FRANKFORT, Ky. (AP) — When Jessie Schook shares the joyful news that she's pregnant with her first child, she says the response is often the same — especially among other female working professionals.
“The excitement is immediately followed by: ‘Are you on a list?’” Schook says.
What they're asking is if she's signed up for childcare — months before her baby is due to arrive in June. It reflects the deep anxiety among working parents to find affordable and quality childcare, Schook, a high-level executive with Kentucky's vast community and technical college system, said Tuesday.
Republican Sen. Danny Carroll unveiled sweeping legislation on Tuesday that's meant to shore up and expand the network of childcare centers across the Bluegrass State. Another objective is to bolster early childhood education, he said. One long-term goal, he said, is to someday make terms like “childcare” and “daycare” obsolete, replaced by early childhood education — no matter the setting or age of the child.
Carroll is proposing that the state pump $150 million per year into his bill's childcare initiatives in the next two-year budget cycle, which begins July 1. The Republican-dominated legislature will put its finishing touches on the next state spending plan sometime next month.
“This is a time that Kentucky needs to step up and be a shining example for the rest of the country, and we will reap the benefits of that if we make that decision,” Carroll said at a news conference.
The bill comes amid uncertain times for childcare providers and parents. The $24 billion of pandemic aid that Congress passed in 2021 for childcare businesses is drying up. Republican state lawmakers across the country have responded by embracing plans to support child care.
Still, the largest investments in child care have come from Democratic lawmakers. In New Mexico, the state is covering childcare for most children under 5 using a trust funded by oil and natural gas production. In Vermont, Democratic lawmakers overrode the GOP governor’s veto to pass a payroll tax hike to fund child care subsidies.
In Kentucky, Carroll said his measure, along with his funding request, would “go a long way toward averting the impending crisis we are about to face if we don’t act with purpose and certainty.”
His measure, dubbed the Horizons Act, would include state support for childcare centers and families struggling to afford childcare. It would create funds meant to help increase the availability of early childhood education services and to foster innovations in early childhood education.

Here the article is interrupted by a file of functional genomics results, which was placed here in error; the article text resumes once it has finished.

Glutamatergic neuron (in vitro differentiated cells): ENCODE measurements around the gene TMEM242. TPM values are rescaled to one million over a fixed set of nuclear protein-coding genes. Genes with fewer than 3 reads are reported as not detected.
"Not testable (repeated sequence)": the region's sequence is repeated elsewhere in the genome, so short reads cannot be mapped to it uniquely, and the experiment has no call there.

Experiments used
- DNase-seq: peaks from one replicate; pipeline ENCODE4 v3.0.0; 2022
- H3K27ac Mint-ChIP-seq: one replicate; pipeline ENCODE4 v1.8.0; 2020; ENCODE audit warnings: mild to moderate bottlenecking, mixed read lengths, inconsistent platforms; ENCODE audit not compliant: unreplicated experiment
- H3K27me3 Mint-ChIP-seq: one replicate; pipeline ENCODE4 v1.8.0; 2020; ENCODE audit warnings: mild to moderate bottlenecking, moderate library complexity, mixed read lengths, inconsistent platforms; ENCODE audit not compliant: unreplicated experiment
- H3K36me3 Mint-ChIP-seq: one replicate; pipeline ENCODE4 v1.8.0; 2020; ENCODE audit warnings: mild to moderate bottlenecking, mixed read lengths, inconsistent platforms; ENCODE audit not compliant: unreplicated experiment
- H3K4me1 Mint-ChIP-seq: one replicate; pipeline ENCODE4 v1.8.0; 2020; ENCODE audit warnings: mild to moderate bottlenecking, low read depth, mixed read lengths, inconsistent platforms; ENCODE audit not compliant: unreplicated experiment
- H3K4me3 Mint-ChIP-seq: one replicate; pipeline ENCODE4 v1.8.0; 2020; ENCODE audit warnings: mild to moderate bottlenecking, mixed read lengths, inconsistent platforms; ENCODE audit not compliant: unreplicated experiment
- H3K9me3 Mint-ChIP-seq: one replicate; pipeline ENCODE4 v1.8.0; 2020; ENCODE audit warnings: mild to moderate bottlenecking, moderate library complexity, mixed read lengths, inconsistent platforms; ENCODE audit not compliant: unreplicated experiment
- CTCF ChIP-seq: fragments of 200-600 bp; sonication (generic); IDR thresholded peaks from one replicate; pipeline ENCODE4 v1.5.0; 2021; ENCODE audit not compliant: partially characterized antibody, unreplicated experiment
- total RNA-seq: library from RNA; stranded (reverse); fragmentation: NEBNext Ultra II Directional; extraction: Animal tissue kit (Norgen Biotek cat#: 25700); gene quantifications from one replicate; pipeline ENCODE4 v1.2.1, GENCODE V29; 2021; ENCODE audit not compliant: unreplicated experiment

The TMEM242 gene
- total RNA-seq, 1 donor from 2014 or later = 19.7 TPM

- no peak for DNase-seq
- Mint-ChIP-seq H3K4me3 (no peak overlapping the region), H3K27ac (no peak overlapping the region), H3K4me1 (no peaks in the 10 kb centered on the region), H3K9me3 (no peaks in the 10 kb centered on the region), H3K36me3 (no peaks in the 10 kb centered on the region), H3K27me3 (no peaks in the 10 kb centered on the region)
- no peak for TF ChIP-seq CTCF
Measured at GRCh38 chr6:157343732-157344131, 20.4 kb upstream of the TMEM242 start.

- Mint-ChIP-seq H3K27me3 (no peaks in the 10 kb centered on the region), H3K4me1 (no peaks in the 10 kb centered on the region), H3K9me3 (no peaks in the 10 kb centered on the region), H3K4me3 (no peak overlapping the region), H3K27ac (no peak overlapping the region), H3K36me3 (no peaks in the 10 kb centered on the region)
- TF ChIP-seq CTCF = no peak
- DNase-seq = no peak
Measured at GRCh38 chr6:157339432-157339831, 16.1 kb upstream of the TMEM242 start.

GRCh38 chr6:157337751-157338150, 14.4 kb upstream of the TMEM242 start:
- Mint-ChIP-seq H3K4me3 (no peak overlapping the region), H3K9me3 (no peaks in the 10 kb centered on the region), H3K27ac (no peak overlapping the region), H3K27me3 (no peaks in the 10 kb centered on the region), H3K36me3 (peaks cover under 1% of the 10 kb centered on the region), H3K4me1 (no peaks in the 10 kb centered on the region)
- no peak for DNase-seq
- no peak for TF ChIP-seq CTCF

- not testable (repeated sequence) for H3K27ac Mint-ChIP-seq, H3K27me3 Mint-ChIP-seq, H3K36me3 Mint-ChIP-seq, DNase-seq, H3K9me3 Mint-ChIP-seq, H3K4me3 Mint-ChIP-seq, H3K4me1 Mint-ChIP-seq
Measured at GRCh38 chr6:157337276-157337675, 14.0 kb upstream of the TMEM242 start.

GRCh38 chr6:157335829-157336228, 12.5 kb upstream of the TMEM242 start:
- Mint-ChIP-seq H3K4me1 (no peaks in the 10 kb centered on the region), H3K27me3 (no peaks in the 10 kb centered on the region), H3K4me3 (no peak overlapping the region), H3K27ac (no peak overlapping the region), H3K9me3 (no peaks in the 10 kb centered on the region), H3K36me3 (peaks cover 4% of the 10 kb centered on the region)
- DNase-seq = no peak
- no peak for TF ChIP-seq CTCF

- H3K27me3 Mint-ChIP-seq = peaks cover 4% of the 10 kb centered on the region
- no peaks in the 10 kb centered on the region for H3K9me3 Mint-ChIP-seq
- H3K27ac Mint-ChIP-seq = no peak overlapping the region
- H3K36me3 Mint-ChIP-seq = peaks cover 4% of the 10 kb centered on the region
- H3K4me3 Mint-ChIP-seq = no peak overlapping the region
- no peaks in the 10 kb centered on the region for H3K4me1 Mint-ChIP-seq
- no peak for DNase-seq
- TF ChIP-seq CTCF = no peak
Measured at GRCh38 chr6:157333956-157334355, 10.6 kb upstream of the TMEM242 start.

As part of the initiative, the state community and technical college system would offer an associate degree in early childhood education entrepreneurship, with the goal that graduates would be prepared to operate childcare centers. Schook expressed the community and technical college system's readiness to offer the additional program in an effort to expand access to childcare.
But it was her personal comments about the anxiety of finding childcare that especially resonated.
“Any woman professional, male professional, in the commonwealth has to cope with that challenge when they find out this exciting news that their family is growing," she said.
Carroll's bill drew broad-based praise from advocates for business and children. A strong childcare network would raise Kentucky’s low workforce participation rate and would further improve the state’s competitiveness in attracting new business, supporters said.
The bill also received an endorsement from Jennifer Washburn, who owns and operates an early childhood education center in Benton in far western Kentucky.
Such centers face constant stress over staffing and tuition, Washburn said. With the loss of federal support, many centers face agonizing options –- either cut staff salaries, raise tuition or close, she said.
She referred to Carroll’s bill as “an exceptional starting point to address the needs of a broken system.”
Kentucky will pay a “huge price” if lawmakers fail to tackle chronic problems in childcare, Carroll said in an interview. That includes a greater emphasis on early childhood education, he said. Lawmakers reached the halfway point of their 60-day session Tuesday, so those decisions will be made in the coming weeks.
“Early childhood education is an afterthought in this state, and we've got to make it a priority,” Carroll said. “If we ever want to reach the levels of educational attainment where we want to be, this is where it starts. And I think this is where we've been missing the boat for years is by not investing and not providing the best possible early childhood education for as many kids as we can.”